The MSCI EAFE Index, a widely followed measure of developed market performance, fell 7.23% for the month, as all component regions in the index finished in negative territory. Great Britain was one of the best performers, relatively speaking, while Pacific markets struggled the most.

Emerging markets followed a similar course, but with somewhat less of a drop. The MSCI Emerging Markets Index fell 6.49% for the month, as Asian economies weighed heavily on the average. Weakness in the region was caused by concerns about trade with China, as well as uncertainty over the effects of a weaker yuan.

Fixed Income

January was a strong month for U.S. bonds, with investors turning to fixed-income markets as a safe haven from international instability. The Barclays U.S. Aggregate Index jumped 1.38% for the month, the best performance of any major index we track.

In the U.S. Treasury arena, the yield on the benchmark 10-year note fell to 1.94% in January, a sharp decline of 33 basis points. (A basis point is one one-hundredth of a percent.) The yield curve flattened slightly, with ultra-short rates rising, and the most significant declines occurring at the intermediate to long end. A flattening yield curve - which generally indicates diminishing economic expectations - may serve as additional confirmation that investors have downgraded the likely path of near-term Fed rate increases.

Turning to the various U.S. fixed-income sectors, long-term U.S. Treasuries were the month's best performers, followed by their intermediate-term counterparts. The high-yield (also known as "junk") bond sector was the only one to decline for the month, as it continues to suffer from significant exposure to now-weakened energy companies.

The Bottom Line

During volatile periods like this, it can be tempting to try to time the markets. Doing so successfully, though, is much more difficult than it seems, and is likely to result in emotional decision-making that can diminish, not enhance, returns.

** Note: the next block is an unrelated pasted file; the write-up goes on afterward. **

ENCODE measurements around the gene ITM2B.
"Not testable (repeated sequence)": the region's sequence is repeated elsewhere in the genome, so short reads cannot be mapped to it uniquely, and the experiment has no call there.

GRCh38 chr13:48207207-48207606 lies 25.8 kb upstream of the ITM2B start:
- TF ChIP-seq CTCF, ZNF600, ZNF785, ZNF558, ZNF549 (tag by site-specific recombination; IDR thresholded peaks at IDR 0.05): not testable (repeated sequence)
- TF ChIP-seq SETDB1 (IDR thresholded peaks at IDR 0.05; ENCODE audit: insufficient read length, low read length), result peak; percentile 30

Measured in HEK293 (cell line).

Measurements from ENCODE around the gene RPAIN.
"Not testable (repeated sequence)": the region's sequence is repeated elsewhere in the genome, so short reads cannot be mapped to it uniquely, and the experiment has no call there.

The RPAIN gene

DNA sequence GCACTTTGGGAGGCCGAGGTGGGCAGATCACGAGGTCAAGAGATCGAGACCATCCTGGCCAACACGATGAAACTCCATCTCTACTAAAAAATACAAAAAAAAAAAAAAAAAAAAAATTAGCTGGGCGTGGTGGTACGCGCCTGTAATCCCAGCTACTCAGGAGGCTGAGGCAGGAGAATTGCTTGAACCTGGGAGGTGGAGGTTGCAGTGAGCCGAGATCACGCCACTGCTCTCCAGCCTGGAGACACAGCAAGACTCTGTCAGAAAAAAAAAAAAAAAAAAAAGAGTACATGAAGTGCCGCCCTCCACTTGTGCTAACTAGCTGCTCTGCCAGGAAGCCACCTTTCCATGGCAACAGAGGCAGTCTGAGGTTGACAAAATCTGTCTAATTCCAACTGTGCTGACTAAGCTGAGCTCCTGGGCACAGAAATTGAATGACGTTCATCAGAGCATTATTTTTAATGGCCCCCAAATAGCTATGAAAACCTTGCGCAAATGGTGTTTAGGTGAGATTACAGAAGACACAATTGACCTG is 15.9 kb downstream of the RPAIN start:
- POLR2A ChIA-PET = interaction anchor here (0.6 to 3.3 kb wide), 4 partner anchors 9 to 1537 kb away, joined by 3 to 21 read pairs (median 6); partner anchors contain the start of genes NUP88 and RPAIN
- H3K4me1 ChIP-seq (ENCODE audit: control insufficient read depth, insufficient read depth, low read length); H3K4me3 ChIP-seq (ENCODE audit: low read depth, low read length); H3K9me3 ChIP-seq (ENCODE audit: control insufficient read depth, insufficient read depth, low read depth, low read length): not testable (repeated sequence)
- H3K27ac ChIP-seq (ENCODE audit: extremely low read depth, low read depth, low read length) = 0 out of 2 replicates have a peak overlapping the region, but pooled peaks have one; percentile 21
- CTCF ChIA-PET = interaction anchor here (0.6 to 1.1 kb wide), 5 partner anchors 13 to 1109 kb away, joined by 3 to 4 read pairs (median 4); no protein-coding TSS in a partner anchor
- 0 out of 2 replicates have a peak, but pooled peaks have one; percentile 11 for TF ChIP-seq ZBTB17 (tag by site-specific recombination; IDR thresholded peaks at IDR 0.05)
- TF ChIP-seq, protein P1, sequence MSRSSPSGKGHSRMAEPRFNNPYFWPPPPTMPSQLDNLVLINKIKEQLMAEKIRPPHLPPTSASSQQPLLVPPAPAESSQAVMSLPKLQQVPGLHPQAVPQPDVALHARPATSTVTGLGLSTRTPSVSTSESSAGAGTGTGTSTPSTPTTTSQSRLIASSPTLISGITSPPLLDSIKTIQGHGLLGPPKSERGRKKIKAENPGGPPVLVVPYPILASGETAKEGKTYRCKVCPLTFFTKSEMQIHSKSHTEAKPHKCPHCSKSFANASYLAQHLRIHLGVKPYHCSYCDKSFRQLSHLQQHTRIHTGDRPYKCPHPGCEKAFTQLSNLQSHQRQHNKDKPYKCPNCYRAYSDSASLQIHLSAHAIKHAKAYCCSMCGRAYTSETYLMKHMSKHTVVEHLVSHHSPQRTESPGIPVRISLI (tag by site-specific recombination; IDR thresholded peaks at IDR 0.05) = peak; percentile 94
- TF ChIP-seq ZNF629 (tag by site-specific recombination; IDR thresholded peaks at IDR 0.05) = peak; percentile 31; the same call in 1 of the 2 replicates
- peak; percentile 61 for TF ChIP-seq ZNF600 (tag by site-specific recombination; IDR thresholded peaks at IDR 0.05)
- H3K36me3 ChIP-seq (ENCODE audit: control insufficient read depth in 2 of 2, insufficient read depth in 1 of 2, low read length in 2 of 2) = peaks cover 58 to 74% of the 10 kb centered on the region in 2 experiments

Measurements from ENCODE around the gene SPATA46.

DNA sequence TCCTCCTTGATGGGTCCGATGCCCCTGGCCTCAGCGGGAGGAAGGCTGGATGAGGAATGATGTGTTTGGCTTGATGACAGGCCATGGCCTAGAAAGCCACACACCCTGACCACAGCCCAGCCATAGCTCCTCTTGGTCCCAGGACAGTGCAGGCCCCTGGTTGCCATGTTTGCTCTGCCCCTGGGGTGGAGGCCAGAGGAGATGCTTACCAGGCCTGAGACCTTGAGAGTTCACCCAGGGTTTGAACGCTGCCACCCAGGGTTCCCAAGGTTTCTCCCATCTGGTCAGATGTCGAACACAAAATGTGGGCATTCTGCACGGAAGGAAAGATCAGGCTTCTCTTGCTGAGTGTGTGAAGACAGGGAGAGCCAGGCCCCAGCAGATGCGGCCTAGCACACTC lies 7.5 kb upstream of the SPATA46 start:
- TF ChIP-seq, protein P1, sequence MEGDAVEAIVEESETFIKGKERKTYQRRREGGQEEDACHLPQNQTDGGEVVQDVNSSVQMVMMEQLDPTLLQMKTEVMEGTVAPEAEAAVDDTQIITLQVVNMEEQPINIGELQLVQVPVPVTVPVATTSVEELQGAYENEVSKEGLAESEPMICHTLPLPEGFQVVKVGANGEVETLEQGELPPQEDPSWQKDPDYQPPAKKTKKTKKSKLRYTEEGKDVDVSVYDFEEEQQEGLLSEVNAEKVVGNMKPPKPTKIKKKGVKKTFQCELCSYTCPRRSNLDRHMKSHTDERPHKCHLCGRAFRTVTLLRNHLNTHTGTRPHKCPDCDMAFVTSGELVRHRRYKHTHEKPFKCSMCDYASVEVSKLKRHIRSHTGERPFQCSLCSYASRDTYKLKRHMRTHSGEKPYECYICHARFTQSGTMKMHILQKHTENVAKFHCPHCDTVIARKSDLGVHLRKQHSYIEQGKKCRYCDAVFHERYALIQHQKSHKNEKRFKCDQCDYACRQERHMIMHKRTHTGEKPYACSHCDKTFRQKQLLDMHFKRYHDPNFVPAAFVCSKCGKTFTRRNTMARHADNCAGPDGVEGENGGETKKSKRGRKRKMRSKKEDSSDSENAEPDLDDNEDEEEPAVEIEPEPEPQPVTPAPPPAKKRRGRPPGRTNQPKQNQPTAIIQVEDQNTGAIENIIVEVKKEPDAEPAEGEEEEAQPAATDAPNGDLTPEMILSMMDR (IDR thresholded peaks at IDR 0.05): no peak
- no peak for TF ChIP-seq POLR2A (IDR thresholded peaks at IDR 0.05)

Instead, long-term investors should stick to the basics of long-term portfolio management - something that's not necessarily easy when emotions run high. Here are a few essential insights to help stay on track:

  • Volatility is a natural part of investing.
    This principle is often the easiest to forget: markets and volatility go hand in hand. Keeping perspective is what's most important.
  • Look to the future.
    Regardless of how the markets are moving, stay focused on longer-term goals. This usually involves sticking to a carefully constructed plan, choosing investments that are appropriate for one's risk tolerance and time horizon, and diversifying investments across asset classes. Plus, during volatile periods, short-term fluctuations can sometimes be viewed as opportunities to search for value.
  • Remember the benefits of rebalancing.
    It's natural to want to "do something" when markets are in flux. Rebalancing one's investments periodically may help position a diversified portfolio for attractive risk-adjusted returns over the long term. This is especially true in a tax-advantaged account (such as a 401(k) or IRA), where selling part of an outperforming asset to buy an underperformer would not have near-term tax consequences.
  • Investors should consider their portfolio's risk level.
    Finding the level of risk and return potential that's right for you is one of the keys to building a successful portfolio. While there are no guarantees, investors with aggressive portfolios (those heavily weighted toward equities) may experience greater volatility in the near term, but may have the potential for attractive long-term returns. On the other hand, investors with more conservative, bond-focused portfolios may enjoy lower volatility at the expense of future growth potential.

Disclosure: I/we have no positions in any stocks mentioned, and no plans to initiate any positions within the next 72 hours.

I wrote this article myself, and it expresses my own opinions. I am not receiving compensation for it. I have no business relationship with any company whose stock is mentioned in this article.